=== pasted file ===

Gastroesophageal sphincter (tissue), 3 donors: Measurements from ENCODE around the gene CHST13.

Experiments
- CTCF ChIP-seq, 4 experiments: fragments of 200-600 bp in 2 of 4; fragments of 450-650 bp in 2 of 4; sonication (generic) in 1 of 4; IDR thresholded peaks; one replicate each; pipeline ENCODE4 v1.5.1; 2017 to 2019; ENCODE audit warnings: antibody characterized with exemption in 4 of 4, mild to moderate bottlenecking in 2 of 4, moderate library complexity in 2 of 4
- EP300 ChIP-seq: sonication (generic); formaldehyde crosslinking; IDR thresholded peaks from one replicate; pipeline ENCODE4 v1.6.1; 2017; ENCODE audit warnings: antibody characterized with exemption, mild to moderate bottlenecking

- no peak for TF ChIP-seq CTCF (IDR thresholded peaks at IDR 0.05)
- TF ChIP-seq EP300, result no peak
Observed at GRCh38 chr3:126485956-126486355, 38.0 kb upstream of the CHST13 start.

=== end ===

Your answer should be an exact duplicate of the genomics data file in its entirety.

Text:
Gastroesophageal sphincter (tissue), 3 donors: Measurements from ENCODE around the gene CHST13.

Experiments
- CTCF ChIP-seq, 4 experiments: fragments of 200-600 bp in 2 of 4; fragments of 450-650 bp in 2 of 4; sonication (generic) in 1 of 4; IDR thresholded peaks; one replicate each; pipeline ENCODE4 v1.5.1; 2017 to 2019; ENCODE audit warnings: antibody characterized with exemption in 4 of 4, mild to moderate bottlenecking in 2 of 4, moderate library complexity in 2 of 4
- EP300 ChIP-seq: sonication (generic); formaldehyde crosslinking; IDR thresholded peaks from one replicate; pipeline ENCODE4 v1.6.1; 2017; ENCODE audit warnings: antibody characterized with exemption, mild to moderate bottlenecking

- no peak for TF ChIP-seq CTCF (IDR thresholded peaks at IDR 0.05)
- TF ChIP-seq EP300, result no peak
Observed at GRCh38 chr3:126485956-126486355, 38.0 kb upstream of the CHST13 start.